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Strategic Beta: Taking the Alpha Out of AlphaDEX

At first blush, this fund's strategy appears complex, but it is essentially a combination of traditional factors and equal weighting.

Michael Rawson, CFA, 07/18/2014

Perhaps the biggest surprise in fund flows for exchange-traded products during the past year is the strength of First Trust. The firm has catapulted itself from the 11th largest provider of exchange-traded products to the sixth largest in just one year. Much of the strong flows are accumulating to funds that have been around for years. What has changed is the increasing acceptance of strategic beta. While they may track an index, strategic beta funds are active, so it is no surprise that investors might take a wait-and-see approach before investing, particularly when the methodology appears to be complex and untested. However, of the 23 First Trust AlphaDEX market-cap and sector funds (excluding the international AlphaDEX funds), the average Morningstar Rating is 4 stars, which is truly impressive. Unlike some single factor funds, the methodology behind AlphaDEX is fairly opaque, but their performance warrants a deep dive. 

Starting with either a market-cap segment or a sector, AlphaDEX funds group all stocks into a value bucket or a growth bucket based on the S&P style designation. Separate models are applied to the value stocks and to the growth stocks. Stocks that S&P classifies as core take the higher score from the two models. The model used on value stocks includes book value/price, cash flow/price, and return on assets. Growth stocks are scored using three-, six-, and 12-month price appreciation, sales/price, and one-year sales growth. What is unique about this approach is that value models typically would not use return on assets, which is usually regarded as a quality measure and growth models typically would not use sales/price, which is more of a value measure. While traditional style funds typically split stocks into separate value or growth groups, this fund retains top-scoring stocks from both models. The result of using different models for value and growth stocks and using unique factors is a balanced portfolio with only a slight tilt toward value, yet with growth characteristics similar to a blend fund. 

After ranking stocks by the appropriate model, the top 75% of companies are included in the final portfolio and the bottom 25% are eliminated. The remaining stocks are sorted into quintiles, and stocks in the best-scoring quintiles receive larger weights than stocks in lower quintiles. Stocks are equally weighted within each quintile. This weighting methodology shares some characteristics with equal weighting in that it results in a tilt toward smaller-cap stocks and it rebalances back toward these target weights.

First Trust Large Cap Core AlphaDEX FEX is a suitable core equity holding for investors looking to tilt toward mid-cap and value stocks. This fund attempts to outperform traditional market-cap-weighted indexes. Despite its complex methodology, the fund provides no discernible edge beyond what is obtained through traditional size and value tilts. Those exposures are available more cheaply and transparently through other funds.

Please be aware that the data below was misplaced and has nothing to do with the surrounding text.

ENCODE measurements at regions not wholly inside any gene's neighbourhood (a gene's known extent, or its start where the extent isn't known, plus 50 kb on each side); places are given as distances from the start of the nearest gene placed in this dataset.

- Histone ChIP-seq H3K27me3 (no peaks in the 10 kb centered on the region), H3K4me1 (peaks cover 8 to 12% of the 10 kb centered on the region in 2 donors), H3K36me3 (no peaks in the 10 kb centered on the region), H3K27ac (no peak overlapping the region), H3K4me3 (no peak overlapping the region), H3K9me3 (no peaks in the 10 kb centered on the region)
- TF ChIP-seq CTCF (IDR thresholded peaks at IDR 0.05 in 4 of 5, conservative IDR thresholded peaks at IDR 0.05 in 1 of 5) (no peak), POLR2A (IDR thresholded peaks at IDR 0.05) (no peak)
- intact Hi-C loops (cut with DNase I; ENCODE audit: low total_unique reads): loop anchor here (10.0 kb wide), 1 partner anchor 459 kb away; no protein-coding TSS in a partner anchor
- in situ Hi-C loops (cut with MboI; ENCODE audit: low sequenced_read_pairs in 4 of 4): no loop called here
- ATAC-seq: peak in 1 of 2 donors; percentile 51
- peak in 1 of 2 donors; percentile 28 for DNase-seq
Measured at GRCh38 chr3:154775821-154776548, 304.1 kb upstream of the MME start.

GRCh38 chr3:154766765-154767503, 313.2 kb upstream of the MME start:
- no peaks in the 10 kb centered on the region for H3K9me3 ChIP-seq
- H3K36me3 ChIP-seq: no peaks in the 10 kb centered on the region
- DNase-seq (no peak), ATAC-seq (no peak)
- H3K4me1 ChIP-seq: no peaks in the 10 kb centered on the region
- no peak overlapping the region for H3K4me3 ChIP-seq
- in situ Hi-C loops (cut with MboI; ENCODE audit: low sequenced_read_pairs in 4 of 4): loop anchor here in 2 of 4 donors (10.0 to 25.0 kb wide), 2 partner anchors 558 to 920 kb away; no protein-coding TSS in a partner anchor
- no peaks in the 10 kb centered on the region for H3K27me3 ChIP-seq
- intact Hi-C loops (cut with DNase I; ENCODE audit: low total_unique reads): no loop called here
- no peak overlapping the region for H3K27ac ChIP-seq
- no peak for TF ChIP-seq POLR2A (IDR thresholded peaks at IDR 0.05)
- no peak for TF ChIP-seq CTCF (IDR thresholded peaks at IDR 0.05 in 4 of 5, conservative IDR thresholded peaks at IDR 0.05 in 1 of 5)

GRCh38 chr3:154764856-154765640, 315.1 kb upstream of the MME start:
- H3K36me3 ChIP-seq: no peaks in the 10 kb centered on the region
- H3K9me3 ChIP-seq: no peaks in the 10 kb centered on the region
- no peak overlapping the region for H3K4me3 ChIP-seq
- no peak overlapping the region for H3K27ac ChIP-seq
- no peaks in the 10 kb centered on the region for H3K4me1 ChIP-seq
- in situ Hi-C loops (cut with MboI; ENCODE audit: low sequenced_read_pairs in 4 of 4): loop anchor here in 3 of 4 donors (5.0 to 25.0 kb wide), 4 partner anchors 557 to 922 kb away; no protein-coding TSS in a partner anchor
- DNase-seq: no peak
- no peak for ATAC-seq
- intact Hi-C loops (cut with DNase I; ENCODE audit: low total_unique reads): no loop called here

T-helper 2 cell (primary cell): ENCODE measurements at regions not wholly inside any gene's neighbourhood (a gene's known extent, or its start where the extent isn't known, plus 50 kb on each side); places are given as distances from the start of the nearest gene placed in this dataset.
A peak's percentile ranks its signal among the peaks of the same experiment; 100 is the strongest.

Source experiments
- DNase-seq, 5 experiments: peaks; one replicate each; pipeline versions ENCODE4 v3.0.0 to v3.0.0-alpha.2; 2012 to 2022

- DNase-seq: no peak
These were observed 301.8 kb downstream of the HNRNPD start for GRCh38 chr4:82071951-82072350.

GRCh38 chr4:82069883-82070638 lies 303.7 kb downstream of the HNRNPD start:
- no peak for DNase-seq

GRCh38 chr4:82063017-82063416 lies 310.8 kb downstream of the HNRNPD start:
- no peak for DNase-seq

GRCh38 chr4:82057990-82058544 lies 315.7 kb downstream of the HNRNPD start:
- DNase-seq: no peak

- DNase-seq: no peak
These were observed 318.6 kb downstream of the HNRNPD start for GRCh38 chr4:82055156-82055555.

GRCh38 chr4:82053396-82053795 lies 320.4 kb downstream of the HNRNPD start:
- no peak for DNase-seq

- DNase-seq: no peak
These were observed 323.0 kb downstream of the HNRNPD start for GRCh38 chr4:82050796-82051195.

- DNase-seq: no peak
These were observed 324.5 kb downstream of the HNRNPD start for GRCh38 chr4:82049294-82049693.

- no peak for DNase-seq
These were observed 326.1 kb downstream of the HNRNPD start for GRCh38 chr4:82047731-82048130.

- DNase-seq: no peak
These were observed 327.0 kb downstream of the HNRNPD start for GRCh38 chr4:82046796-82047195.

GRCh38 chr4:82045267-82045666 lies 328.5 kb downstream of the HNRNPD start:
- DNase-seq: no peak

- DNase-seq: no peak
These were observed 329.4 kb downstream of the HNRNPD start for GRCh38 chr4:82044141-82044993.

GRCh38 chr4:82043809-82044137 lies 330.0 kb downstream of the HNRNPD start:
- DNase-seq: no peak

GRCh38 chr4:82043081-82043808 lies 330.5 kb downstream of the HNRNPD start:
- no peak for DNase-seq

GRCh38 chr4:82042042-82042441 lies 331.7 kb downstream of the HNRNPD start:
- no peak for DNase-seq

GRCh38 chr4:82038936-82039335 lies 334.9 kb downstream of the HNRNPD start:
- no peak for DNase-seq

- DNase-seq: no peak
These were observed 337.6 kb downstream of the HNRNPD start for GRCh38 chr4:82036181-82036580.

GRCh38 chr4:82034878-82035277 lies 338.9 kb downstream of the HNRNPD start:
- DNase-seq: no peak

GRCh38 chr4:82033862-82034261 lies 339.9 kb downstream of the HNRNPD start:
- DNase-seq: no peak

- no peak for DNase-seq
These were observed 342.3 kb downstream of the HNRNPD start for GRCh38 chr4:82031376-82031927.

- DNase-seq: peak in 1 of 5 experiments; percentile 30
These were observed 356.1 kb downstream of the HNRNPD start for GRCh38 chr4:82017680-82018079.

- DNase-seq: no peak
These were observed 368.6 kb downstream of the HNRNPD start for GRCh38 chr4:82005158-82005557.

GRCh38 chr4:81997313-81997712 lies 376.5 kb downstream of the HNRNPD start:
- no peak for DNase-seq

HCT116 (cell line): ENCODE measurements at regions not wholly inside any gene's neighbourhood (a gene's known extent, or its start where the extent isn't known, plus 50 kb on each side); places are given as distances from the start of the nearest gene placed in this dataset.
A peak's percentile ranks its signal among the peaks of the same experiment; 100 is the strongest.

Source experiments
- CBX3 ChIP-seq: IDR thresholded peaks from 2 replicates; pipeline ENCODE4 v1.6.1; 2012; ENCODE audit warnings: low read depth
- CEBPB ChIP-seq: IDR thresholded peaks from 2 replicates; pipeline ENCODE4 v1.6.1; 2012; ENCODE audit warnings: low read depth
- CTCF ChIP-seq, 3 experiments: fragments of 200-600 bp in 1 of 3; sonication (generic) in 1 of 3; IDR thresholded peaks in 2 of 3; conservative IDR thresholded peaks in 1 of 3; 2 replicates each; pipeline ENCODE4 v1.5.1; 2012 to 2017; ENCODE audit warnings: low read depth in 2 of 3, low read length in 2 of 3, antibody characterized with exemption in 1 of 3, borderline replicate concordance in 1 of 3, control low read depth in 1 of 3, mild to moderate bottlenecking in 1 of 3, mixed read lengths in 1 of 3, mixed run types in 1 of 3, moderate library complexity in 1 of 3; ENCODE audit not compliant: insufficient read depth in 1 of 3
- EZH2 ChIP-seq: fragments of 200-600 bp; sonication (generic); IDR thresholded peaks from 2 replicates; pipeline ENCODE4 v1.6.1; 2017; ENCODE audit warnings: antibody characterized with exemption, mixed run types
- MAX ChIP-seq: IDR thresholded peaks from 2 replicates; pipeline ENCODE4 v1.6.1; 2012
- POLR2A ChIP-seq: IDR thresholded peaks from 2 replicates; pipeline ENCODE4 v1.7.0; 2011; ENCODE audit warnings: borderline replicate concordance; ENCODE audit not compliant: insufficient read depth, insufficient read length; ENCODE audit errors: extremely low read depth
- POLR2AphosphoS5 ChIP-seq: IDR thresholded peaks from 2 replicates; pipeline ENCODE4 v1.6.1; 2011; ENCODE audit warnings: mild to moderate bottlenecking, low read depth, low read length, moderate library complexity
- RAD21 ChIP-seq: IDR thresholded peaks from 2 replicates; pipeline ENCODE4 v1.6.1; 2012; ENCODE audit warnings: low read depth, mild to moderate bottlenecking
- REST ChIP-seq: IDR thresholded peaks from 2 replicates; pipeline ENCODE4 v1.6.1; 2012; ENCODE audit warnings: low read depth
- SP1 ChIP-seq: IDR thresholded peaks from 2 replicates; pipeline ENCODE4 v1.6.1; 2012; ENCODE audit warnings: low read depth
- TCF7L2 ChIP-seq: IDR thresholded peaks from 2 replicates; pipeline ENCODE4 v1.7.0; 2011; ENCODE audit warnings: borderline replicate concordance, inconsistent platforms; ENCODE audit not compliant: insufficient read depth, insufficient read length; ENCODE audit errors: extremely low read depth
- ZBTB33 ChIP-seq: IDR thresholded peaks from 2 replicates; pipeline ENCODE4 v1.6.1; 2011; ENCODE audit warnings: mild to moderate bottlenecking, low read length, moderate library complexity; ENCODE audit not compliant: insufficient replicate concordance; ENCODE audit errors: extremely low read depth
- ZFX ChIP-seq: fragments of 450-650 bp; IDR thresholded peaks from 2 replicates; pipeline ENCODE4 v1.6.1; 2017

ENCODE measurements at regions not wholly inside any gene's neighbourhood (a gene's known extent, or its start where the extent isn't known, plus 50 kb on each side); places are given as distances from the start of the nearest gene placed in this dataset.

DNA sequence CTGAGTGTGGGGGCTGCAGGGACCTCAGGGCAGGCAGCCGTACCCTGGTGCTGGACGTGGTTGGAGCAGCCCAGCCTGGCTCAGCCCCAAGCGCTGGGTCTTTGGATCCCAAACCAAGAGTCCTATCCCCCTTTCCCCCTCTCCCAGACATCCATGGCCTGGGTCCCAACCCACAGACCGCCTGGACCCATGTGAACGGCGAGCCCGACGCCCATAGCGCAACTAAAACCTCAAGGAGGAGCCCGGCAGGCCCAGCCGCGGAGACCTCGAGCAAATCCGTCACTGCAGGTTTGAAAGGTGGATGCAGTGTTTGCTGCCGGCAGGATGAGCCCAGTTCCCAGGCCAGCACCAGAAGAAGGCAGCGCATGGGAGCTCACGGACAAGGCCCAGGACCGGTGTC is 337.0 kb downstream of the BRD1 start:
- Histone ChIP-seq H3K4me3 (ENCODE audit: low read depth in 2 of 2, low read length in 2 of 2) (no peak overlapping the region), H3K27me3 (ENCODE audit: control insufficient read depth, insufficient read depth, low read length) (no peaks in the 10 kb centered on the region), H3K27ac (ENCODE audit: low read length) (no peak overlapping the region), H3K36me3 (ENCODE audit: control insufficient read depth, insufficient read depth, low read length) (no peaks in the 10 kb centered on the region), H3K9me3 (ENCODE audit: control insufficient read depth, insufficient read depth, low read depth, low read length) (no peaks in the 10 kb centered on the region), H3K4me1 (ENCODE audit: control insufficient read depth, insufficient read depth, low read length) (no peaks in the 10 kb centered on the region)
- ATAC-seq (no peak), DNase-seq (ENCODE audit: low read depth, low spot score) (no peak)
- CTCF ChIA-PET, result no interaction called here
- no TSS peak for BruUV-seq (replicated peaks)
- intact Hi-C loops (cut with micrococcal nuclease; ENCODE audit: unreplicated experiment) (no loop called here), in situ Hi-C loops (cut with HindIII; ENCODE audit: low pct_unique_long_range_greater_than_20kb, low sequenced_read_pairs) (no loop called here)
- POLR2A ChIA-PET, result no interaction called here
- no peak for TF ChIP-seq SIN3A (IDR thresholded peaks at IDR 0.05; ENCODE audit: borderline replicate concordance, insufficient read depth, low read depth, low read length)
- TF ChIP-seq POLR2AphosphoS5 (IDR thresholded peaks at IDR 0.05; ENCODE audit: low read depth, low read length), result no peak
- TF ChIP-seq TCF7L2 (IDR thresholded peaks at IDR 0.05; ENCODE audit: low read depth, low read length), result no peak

The weighting methodology results in an average market capitalization of $21 billion, nearly one fifth of the $100 billion average for the large-blend Morningstar Category. The fund has 44% of assets in mid-cap stocks compared with just 16% for the category average. Within the Morningstar Style Box, the fund has 24% of its assets in mid-cap value stocks, the most among the nine partitions. 

The strategy's mid-cap and value tilts do not come without risk. Since inception, the fund has had a volatility of 19%, 2 percentage points greater than the S&P 500. It also fell more than the S&P 500 Index during the financial crisis in 2008. Still, it has offered decent performance, and investors have been compensated for accepting this greater risk--at least during the past several years. While the fund has outperformed the large-blend category to which it is assigned, most of that outperformance can be explained by its significant tilt toward mid-cap stocks. Investors might be disappointed if mid-cap stocks start to lag.

Fundamental View
A number of indicators suggest that the U.S. stock market is no longer attractively priced. At 18.6 times trailing earnings, the current price/earnings ratio for the S&P 500 Index is above its median level of 16.0, dating back to 1947. In the past, when the valuation multiple has been above its long-term average, future returns have tended to be lower versus periods marked by a below-average valuation multiple. With its mid-cap and value tilts, the current price/earnings valuation for this fund is slightly lower, at 16.9 times. 

Morningstar equity analysts cover 340 out of 376 stocks in FEX, accounting for 90% of the assets. They build discounted cash flow models for each stock and assign a fair value estimate, which can then be aggregated to the fund level. Based on their fair value estimates, the fund is currently trading at a price/fair value multiple of about 1.06. That is slightly higher than the corresponding figure for the S&P 500 (1.03).

Michael Rawson, CFA is an ETF Analyst with Morningstar.

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